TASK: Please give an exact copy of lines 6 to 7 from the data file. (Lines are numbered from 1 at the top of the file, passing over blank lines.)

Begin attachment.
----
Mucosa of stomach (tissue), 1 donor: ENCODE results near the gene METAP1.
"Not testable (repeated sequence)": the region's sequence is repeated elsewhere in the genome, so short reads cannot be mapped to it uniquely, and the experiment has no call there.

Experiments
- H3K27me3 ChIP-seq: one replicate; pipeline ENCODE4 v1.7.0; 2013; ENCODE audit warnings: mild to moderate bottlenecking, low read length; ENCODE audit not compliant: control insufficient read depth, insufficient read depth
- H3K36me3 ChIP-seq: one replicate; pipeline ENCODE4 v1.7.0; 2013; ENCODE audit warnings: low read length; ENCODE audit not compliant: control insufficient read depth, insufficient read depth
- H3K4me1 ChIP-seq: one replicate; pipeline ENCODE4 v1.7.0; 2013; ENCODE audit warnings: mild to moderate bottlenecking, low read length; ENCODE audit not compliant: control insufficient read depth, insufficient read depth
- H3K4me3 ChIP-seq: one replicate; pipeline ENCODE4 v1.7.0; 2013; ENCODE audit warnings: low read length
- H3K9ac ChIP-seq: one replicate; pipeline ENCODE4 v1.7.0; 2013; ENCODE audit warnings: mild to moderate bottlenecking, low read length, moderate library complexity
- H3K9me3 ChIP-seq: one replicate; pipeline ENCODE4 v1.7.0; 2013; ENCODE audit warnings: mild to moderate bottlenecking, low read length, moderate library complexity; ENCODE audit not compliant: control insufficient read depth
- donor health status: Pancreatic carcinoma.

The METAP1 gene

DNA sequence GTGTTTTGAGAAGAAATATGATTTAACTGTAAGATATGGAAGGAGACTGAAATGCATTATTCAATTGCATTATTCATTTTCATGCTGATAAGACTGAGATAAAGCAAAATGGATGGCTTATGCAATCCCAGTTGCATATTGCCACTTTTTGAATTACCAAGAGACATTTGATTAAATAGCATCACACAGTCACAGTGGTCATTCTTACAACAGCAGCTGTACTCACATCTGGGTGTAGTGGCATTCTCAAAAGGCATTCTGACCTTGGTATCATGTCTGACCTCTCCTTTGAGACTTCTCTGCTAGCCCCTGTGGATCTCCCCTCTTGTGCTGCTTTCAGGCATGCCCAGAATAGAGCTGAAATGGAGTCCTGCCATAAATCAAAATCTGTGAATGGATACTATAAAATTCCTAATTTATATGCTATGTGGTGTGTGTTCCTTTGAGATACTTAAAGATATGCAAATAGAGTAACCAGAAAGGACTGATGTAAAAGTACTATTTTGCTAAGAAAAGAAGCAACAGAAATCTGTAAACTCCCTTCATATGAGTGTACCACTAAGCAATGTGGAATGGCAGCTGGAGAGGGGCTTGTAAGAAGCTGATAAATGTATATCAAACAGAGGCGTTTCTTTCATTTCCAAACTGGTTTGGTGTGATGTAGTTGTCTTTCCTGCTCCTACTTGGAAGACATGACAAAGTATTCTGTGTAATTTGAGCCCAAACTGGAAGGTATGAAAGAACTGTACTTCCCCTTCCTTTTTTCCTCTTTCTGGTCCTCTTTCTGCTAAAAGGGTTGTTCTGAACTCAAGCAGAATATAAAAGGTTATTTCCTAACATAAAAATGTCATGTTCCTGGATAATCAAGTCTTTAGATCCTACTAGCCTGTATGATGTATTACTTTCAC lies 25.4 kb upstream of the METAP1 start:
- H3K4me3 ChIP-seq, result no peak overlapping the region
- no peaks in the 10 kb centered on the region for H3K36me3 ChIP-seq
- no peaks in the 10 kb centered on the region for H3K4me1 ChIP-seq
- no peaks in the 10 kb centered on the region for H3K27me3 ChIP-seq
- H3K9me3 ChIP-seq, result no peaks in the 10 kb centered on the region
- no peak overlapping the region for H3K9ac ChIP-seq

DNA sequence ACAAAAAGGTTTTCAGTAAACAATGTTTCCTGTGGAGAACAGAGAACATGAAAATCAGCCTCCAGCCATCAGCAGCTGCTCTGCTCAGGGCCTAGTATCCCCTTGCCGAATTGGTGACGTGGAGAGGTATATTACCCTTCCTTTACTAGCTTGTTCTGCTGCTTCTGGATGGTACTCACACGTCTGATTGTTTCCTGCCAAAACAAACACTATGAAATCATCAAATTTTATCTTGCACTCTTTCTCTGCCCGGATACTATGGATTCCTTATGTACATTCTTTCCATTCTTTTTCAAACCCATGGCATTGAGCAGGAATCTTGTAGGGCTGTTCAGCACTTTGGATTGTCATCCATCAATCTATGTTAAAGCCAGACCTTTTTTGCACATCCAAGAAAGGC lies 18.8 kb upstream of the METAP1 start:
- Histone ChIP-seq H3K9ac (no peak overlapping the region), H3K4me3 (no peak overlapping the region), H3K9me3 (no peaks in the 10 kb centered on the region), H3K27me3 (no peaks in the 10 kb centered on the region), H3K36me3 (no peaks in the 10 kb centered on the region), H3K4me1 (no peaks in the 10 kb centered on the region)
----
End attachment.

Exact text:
- H3K4me1 ChIP-seq: one replicate; pipeline ENCODE4 v1.7.0; 2013; ENCODE audit warnings: mild to moderate bottlenecking, low read length; ENCODE audit not compliant: control insufficient read depth, insufficient read depth
- H3K4me3 ChIP-seq: one replicate; pipeline ENCODE4 v1.7.0; 2013; ENCODE audit warnings: low read length